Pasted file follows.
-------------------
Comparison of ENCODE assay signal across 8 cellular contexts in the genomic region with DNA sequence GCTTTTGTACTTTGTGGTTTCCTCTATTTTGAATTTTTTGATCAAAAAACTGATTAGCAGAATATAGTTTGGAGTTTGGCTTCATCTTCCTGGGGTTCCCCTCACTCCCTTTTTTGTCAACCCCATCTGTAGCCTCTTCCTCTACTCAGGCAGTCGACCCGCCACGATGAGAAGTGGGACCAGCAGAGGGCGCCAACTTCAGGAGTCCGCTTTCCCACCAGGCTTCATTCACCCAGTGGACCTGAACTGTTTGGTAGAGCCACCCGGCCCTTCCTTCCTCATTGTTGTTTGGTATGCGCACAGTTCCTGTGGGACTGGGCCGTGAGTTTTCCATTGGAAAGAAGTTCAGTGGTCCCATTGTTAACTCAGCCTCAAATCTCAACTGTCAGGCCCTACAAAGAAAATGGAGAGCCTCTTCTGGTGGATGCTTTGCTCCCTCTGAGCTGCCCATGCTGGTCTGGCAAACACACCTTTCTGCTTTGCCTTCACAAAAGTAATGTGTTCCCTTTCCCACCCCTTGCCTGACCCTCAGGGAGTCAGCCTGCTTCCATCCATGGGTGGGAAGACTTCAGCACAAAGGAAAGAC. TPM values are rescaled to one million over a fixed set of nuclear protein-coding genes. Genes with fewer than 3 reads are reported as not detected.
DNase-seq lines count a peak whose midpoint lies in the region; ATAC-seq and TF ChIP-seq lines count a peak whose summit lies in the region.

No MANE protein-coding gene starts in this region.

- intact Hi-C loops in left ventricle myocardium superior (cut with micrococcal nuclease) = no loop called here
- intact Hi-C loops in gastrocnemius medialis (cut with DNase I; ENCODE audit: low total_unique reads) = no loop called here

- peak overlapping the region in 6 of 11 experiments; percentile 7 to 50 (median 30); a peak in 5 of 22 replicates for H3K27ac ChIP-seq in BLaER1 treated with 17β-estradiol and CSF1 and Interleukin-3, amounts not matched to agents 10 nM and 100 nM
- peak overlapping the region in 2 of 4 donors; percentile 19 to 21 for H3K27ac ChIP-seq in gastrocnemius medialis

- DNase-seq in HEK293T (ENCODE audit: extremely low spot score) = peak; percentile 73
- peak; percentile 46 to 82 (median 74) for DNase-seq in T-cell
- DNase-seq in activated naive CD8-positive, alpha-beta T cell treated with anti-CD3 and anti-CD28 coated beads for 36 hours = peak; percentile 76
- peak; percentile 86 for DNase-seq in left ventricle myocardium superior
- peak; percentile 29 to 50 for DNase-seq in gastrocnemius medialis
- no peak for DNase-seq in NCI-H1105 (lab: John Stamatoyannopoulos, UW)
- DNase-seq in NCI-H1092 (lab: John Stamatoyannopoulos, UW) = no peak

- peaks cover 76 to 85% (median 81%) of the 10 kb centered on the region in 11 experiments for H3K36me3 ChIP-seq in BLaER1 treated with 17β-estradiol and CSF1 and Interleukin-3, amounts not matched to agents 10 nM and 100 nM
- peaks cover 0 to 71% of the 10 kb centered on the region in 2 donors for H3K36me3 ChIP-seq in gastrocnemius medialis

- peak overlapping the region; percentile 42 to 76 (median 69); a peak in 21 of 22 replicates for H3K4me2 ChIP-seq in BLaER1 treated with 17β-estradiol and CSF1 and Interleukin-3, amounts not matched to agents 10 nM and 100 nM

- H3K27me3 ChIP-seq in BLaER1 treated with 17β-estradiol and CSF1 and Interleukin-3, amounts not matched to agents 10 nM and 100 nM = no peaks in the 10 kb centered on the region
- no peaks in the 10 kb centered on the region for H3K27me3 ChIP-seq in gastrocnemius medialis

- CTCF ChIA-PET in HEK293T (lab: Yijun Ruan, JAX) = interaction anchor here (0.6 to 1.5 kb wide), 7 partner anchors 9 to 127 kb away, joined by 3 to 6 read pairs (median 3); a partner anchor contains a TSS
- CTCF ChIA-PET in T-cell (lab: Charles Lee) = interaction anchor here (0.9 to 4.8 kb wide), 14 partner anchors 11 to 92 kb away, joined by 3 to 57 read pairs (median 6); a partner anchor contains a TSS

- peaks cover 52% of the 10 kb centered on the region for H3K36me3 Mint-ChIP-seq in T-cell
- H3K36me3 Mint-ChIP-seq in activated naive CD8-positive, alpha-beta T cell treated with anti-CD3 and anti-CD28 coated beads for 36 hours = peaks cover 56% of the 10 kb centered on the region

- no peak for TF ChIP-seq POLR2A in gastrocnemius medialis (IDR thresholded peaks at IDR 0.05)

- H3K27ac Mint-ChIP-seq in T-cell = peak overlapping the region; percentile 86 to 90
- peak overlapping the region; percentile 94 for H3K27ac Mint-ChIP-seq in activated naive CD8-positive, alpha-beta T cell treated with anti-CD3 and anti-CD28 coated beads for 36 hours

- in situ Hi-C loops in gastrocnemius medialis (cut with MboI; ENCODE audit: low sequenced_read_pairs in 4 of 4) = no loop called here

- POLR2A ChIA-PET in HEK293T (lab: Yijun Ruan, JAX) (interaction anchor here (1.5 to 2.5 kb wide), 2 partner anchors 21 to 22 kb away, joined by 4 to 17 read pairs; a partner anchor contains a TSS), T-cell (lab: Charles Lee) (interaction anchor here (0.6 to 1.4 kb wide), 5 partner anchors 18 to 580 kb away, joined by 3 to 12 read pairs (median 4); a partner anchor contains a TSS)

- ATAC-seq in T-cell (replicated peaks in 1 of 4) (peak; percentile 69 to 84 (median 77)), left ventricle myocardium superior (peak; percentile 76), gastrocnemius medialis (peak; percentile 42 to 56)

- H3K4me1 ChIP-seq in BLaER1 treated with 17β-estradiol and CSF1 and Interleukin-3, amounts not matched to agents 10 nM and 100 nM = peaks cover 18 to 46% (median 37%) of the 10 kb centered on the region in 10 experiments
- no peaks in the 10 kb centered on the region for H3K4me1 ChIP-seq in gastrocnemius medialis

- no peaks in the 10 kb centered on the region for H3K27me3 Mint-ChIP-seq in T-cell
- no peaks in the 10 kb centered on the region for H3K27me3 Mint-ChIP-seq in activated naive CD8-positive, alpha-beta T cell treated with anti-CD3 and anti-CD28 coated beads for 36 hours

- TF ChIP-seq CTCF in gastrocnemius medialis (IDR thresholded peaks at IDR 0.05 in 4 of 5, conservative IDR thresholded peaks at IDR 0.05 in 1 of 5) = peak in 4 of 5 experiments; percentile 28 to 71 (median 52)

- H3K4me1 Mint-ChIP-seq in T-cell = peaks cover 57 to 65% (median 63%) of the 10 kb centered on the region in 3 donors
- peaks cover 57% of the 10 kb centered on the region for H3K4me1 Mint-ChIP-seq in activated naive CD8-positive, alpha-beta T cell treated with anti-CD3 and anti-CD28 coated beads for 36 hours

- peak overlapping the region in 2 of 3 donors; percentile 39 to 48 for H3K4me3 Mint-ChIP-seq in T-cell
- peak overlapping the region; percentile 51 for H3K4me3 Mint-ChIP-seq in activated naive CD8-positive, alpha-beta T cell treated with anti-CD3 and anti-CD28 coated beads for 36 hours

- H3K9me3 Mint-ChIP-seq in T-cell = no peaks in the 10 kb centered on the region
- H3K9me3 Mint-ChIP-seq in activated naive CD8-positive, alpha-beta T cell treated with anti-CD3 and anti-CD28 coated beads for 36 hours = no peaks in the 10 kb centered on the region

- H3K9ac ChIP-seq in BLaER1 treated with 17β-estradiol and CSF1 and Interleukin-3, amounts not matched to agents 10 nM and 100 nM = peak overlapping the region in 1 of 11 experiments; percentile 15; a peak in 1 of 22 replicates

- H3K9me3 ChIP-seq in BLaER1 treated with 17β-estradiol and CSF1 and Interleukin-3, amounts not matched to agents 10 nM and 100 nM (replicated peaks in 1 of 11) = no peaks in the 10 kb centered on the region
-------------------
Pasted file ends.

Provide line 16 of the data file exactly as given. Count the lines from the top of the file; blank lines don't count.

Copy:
- peaks cover 0 to 71% of the 10 kb centered on the region in 2 donors for H3K36me3 ChIP-seq in gastrocnemius medialis